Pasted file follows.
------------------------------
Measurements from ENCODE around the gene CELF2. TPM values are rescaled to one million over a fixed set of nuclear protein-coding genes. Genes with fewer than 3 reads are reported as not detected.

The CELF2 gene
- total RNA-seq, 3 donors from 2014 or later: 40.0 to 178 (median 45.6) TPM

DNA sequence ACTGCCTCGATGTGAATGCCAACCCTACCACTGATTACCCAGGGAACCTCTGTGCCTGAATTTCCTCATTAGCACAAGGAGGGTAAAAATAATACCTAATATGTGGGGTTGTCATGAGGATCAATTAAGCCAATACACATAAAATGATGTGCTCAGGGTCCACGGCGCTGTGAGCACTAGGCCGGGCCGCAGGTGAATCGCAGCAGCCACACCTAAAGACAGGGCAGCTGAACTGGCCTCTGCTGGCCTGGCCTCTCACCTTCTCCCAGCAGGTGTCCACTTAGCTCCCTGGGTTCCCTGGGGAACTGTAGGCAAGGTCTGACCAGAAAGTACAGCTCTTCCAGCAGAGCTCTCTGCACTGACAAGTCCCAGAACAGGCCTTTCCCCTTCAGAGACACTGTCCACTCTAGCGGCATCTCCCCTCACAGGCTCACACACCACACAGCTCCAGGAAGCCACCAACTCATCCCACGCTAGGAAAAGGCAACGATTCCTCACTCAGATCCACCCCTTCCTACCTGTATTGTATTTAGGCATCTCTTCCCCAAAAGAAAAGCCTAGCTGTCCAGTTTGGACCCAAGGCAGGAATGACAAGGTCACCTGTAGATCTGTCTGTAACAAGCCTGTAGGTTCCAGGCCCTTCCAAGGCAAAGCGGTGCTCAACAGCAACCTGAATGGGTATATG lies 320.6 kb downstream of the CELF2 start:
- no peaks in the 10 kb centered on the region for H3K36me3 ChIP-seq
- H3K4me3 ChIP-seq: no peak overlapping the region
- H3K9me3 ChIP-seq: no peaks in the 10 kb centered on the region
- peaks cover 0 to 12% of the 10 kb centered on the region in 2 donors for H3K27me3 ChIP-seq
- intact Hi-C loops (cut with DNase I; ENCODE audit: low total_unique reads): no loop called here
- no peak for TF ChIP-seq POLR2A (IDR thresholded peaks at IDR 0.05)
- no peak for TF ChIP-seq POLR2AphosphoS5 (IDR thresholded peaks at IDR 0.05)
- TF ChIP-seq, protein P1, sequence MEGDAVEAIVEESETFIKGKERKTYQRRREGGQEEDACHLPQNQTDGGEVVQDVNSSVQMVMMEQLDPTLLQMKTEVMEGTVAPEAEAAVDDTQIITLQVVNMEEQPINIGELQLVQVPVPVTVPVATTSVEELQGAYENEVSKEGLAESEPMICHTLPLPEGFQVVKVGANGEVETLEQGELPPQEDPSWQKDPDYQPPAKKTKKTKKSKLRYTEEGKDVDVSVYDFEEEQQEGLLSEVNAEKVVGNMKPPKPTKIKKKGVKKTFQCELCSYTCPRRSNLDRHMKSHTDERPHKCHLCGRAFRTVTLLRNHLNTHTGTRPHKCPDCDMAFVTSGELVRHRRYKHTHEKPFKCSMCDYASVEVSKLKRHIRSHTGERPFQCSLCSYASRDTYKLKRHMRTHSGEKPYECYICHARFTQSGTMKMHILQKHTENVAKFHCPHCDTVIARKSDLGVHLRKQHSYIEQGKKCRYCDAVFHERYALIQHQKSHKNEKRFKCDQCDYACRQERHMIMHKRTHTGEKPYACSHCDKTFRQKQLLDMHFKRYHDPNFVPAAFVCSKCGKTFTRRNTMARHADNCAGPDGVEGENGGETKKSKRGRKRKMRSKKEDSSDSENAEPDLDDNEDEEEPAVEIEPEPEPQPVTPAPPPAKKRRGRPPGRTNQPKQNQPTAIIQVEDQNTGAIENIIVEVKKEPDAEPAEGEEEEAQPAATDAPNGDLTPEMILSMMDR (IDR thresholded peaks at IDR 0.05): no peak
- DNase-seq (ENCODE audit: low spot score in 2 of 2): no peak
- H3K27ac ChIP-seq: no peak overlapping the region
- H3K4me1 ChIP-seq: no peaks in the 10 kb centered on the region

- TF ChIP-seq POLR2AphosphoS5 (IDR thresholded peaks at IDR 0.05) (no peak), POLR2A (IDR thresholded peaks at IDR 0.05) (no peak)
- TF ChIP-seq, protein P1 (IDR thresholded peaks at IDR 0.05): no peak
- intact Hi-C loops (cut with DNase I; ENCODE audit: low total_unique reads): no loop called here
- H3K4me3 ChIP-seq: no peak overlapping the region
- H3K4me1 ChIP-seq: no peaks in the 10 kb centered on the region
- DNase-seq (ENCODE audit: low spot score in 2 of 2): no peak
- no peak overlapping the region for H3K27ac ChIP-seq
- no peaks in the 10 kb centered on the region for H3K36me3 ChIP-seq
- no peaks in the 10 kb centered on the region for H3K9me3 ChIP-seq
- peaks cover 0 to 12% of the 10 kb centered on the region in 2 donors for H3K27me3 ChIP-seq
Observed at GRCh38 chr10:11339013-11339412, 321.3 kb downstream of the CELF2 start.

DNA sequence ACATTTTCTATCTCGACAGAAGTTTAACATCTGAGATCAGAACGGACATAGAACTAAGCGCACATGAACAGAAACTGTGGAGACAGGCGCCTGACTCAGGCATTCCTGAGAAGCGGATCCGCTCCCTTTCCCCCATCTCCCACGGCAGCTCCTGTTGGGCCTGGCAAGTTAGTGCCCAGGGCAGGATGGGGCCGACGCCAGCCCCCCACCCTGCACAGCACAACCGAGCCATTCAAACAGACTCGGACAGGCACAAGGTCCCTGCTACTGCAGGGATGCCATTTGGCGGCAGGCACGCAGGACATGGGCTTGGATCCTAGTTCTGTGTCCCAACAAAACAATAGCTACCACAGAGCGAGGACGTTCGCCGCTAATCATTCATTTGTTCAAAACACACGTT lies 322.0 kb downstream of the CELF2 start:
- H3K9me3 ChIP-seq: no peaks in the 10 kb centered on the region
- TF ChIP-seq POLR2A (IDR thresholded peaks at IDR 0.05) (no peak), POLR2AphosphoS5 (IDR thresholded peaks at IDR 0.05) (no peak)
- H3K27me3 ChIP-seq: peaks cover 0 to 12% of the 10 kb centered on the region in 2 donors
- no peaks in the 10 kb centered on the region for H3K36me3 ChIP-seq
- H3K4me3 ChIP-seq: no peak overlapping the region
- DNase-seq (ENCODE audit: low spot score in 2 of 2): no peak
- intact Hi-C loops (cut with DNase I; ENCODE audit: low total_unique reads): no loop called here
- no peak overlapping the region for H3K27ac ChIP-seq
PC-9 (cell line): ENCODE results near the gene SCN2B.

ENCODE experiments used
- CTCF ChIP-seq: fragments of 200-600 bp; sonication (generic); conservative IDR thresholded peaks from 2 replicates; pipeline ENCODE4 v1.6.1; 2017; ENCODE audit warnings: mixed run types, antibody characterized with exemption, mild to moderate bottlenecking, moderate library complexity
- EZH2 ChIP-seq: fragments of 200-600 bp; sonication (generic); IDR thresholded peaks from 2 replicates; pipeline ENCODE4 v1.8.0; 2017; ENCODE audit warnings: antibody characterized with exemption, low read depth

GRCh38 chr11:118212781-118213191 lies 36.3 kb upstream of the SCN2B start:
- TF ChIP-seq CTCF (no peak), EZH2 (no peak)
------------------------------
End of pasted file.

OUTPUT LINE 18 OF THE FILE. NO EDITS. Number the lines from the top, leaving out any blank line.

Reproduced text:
- intact Hi-C loops (cut with DNase I; ENCODE audit: low total_unique reads): no loop called here